3. Clarity around the definition of households used. For the VASyR, a household is considered to consist of family members that live together or in different living structures, eat out of the same pot, and share the same budget that is managed by the head of the household. The definition of households registered with UNHCR is more stringent and considers protection factors so that registration cases are considered as separate households regardless of the common expenditure shared. Since the household definitions are not the same, this implies that some ‘VASyR households’ have more than one UNHCR registration case number. Establishing the limits of the household remains a challenge due to the high number of combinations that are found in the field. 

The food security situation of Syrian refugees in Lebanon has deteriorated in the previous year. As savings and assets are being exhausted or becoming more limited, households engaged in more severe strategies to cope with the lack of food or money to buy food. These coping strategies included reducing expenses on health or education. The average household size is 6.6 members and generally, only one individual is able to work, mainly in temporary employment. This is insufficient to cover the US$762 on average that a given household reportedly spends on a monthly basis. Also, about one fourth of households do not have any member working. Almost half of refugee households live below the poverty line of US$3.84 per person day. Compared to last year, refugees depend more on external sources of cash like WFP’s food vouchers or loans, and less on skilled work or their own savings. Borrowing money is occurring more frequently and debt amounts are higher than last year. Female-headed households and single-headed households with dependents have also increased compared to 2013, exacerbating the difficulties to access work. Despite the fact that households are employing coping strategies, food consumption of most food groups as well as diet diversity has also reduced; this year, households are less likely to have acceptable food consumption. Expenditures on health, water and hygiene items have increased. This has occurred possibly in response to the reduction in hygiene and baby kits in-kind assistance and also to the water scarcity situation in Lebanon. In 2014, there are proportionally more refugee households without access to bathrooms, sufficient access to water, soap or hygiene items. The security situation is also deteriorating for Syrian refugees who experience an increasing harassment and extortion.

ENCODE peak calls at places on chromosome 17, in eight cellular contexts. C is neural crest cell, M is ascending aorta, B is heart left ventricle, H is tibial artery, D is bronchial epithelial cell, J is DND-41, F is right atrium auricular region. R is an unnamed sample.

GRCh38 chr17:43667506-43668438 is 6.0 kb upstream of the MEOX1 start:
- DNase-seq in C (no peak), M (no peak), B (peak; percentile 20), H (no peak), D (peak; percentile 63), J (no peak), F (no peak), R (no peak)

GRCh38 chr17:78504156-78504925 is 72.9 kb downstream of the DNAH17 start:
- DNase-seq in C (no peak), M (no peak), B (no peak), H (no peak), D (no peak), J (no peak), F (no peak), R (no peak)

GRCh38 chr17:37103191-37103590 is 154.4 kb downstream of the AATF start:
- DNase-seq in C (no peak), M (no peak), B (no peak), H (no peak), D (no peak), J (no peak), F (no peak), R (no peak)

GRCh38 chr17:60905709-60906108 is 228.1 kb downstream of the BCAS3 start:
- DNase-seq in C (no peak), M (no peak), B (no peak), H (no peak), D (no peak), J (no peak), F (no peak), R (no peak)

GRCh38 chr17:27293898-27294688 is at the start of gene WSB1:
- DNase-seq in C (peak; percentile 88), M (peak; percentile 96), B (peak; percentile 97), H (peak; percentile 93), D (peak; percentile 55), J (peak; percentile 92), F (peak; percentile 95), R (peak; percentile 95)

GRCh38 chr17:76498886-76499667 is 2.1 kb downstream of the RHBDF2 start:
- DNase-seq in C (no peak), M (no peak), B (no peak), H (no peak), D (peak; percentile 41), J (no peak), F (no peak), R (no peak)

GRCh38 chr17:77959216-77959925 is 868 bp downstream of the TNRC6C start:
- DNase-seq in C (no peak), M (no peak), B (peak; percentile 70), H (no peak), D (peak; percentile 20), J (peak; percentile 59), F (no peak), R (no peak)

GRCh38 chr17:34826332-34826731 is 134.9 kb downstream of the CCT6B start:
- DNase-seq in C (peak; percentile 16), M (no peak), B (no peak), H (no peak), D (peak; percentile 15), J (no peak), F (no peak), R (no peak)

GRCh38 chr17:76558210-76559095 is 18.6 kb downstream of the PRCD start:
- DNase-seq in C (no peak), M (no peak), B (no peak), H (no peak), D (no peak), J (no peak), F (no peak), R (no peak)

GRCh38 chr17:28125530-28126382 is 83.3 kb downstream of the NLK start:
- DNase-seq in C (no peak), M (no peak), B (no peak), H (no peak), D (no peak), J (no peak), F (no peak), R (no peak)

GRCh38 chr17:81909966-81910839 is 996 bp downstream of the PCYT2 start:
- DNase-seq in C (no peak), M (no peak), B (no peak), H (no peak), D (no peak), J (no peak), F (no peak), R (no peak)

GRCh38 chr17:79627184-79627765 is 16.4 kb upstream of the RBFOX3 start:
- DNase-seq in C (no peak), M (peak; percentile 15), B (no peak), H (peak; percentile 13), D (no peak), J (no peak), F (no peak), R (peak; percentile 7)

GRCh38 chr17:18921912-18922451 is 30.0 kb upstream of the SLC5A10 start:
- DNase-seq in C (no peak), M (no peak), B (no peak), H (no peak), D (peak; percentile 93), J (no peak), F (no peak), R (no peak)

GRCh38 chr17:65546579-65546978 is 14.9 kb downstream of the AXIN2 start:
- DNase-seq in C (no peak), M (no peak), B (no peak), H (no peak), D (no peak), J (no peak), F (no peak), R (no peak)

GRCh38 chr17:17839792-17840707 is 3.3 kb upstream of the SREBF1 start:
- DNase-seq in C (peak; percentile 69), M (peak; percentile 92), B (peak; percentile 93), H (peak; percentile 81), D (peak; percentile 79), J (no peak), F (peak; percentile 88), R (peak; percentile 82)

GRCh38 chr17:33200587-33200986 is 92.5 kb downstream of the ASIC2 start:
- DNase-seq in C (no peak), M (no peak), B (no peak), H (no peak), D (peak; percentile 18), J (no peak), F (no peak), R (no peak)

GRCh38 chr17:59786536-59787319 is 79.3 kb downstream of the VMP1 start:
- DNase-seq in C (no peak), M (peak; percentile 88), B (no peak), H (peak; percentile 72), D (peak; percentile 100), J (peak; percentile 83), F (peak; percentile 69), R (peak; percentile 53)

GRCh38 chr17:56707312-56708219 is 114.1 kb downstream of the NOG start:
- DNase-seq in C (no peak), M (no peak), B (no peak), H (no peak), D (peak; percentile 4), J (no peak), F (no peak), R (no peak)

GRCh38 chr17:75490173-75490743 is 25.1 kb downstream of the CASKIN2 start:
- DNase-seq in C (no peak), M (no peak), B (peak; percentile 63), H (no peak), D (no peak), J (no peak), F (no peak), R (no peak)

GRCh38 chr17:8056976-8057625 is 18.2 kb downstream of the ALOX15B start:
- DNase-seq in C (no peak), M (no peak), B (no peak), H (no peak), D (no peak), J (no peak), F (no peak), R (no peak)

As the conflict in Syria continues and there is no expectation of an early resolution, the number of refugees in Lebanon continues to increase. It is estimated to reach 1.5 million registered by the end of 2014. It is expected that the Syrian refugees’ living conditions will continue to deteriorate and the impact of the crisis will also worsen the situation for the most vulnerable Lebanese population. This will be compounded by the security situation, which is tenser in the last months due to the increasing number of refugees but also to the recent events in the northeast part of the country (Aarsal) as well as in Iraq. The combination of these ingredients constitutes a risky context for Lebanon’s stability, especially if overall assistance is reduced by any given funding constraints. 

For more information, contact: Susana Moreno Romero, email: Susana.moreno@wfp.org

Show footnotes

1  UNHCR Lebanon Portal: http://data.unhcr.org/syrianrefugees/country.php?id=122

2  http://54.225.218.247/wfp/documents/Lebanon/VASyR.pdf

3 WHO 2008. Indicators for assessing infant and young child feeding practices. Part 1: Definitions and Part 2: Measurement. http://www.who.int/nutrition/publications/infantfeeding/9789241599290/en/

4  The SMART survey results were subsequently reviewed and corrected. This found a lower prevalence of acute malnutrition than initially estimated. For more details, see article by UNICEF in this issue.

5 Each sector proposed their key questions based on international agreements and tools but also considering the nature of the assessment and context (assessment at household level in urban and semi urban refugee population in a middle-income country) as well as the indicators used by the sectors for the regional response plan.

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Reference this page

Susana Moreno Romero (2015). WFP experiences of vulnerability assessment of Syrian refugees in Lebanon. Field Exchange 48, November 2014. p39. www.ennonline.net/fex/48/wfpexperiences